The NMA opposes the use of photographic devices to issue tickets. With properly posted speed limits and properly installed traffic-control devices, there is no need for ticket cameras. They can actually make our roads less safe.
1) Photo radar is still radar, and it can generate false readings.
Radar is not perfect. Unlike other normal tickets, citations resulting from cameras do not have a tracking history or a visual estimation by a qualified officer to back them up. Thousands of tickets can be generated between routine maintenance and calibration inspections, potentially resulting in just as many faulty readings.
2) This type of enforcement emphasizes ticket volume.
Despite claims to the contrary, photo radar is used in locations characterized by high traffic volume and under-posted speed limits. It is not profitable to use photo radar on residential streets, low volume roads or where speed limits are posted at the 85th percentile (the speed at which they should be posted).
3) Ticket cameras are very inaccurate on certain roads.
Tests done by the University of Virginia found that fewer than three percent of the photos taken of vehicles on Interstate-type roads provided a clear image of a single vehicle, the license plate number and the driver. Photo radar should not be used on high-speed, multi-lane highways. Yet, some greedy cities still use it on these types of roads.
4) Photo radar encourages artificially low speed limits.
In areas where proper speed limits have been set according to the 85th percentile (the speed at or below which 85 percent of traffic is flowing), cameras could only make money if their tolerance threshold was very low, such as one or two miles per hour over the speed limit. Politically, this is not acceptable, nor will the courts support this kind of enforcement. The only option is to put the photo radar on roads with unreasonably low speed limits, and then make sure the limits stay low.
5) Ticket cameras do not improve safety.
Despite the claims of companies that sell ticket cameras and provide related services, there is no independent verification that photo enforcement devices improve highway safety, reduce overall accidents, or improve traffic flow. Believing the claims of companies that sell photo enforcement equipment or municipalities that use this equipment is like believing any commercial produced by a company that is trying to sell you something.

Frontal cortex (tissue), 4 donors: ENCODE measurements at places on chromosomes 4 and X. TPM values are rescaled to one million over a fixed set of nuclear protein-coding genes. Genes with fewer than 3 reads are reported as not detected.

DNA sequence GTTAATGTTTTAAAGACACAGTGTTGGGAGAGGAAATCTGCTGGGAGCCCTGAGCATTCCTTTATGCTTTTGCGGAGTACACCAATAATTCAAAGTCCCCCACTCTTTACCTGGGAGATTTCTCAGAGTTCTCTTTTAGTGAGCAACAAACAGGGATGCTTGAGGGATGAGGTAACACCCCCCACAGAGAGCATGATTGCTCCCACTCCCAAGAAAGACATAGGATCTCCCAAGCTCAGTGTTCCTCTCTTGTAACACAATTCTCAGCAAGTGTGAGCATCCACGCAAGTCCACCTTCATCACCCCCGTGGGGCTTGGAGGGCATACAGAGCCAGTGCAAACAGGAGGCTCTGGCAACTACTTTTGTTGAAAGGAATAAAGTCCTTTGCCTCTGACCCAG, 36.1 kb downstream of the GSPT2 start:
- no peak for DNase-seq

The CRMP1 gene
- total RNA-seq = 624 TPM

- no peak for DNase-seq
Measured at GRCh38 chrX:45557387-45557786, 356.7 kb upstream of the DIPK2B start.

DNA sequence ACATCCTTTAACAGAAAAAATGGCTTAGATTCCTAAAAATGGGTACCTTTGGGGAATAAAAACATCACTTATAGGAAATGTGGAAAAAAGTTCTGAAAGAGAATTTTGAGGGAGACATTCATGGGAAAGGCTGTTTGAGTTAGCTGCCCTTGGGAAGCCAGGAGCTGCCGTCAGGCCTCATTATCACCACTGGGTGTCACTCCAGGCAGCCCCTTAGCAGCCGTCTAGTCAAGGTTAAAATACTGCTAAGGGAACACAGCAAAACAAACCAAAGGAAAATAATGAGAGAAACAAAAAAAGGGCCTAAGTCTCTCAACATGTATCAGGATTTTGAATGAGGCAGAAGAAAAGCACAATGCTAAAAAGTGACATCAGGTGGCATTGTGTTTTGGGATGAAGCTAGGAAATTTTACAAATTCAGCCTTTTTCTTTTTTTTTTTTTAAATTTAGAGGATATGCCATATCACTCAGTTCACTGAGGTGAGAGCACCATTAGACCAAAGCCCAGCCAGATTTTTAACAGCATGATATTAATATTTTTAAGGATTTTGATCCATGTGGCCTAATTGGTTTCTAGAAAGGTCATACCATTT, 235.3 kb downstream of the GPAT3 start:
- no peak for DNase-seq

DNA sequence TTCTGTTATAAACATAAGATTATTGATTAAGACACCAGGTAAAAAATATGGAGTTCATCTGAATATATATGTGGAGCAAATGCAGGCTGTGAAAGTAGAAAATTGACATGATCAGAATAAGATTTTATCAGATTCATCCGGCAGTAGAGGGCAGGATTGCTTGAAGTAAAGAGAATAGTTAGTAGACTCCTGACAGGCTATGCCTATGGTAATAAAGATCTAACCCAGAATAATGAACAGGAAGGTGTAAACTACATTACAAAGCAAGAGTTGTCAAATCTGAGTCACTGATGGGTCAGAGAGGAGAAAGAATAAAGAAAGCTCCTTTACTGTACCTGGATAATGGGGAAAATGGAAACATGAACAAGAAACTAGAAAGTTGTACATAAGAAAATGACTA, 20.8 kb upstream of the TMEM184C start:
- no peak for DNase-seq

6) There is no certifiable witness to the alleged violation.
A picture may be worth a thousand words, but it may also take a thousand words to explain what the picture really means. Even in those rare instances where a law enforcement officer is overseeing a ticket camera, it is highly unlikely that the officer would recall the supposed violation. For all practical purposes, there is no “accuser” for motorists to confront, which is a constitutional right. There is no one that can personally testify to the circumstances of the alleged violation, and just because a camera unit was operating properly when it was set up does not mean it was operating properly when the picture was taken of any given vehicle.
7) Ticket recipients are not adequately notified.
Most governments using ticket cameras send out tickets via first class mail. There is no guarantee that the accused motorists will even receive the ticket, let alone understand it and know how to respond. However, the government makes the assumption that the ticket was received. If motorists fail to pay, it is assumed that they did so on purpose, and a warrant may be issued for their arrest.
8) The driver of the vehicle is not positively identified.
Typically, the photos taken by these cameras do not identify the driver of the offending vehicle. The owner of the vehicle is mailed the ticket, even if the owner was not driving the vehicle and may not know who was driving at the time. The owner of the vehicle is then forced to prove his or her innocence, often by identifying the actual driver who may be a family member, friend or employee.
9) Ticket recipients are not notified quickly.
People may not receive citations until days or sometimes weeks after the alleged violation. This makes it very difficult to defend oneself because it would be hard to remember the circumstances surrounding the supposed violation. There may have been a reason that someone would be speeding or in an intersection after the light turned red. Even if the photo was taken in error, it may be very hard to recall the day in question.
10) Ticket camera systems are designed to inconvenience motorists.
Under the guise of protecting motorist privacy, the court or private contractor that sends out tickets often refuses to send a copy of the photo to the accused vehicle owner. This is really because many of the photos do not clearly depict the driver or the driver is obviously not the vehicle owner. Typically, the vehicle owner is forced to travel to a courthouse or municipal building to even see the photograph, an obvious and deliberate inconvenience meant to discourage ticket challenges.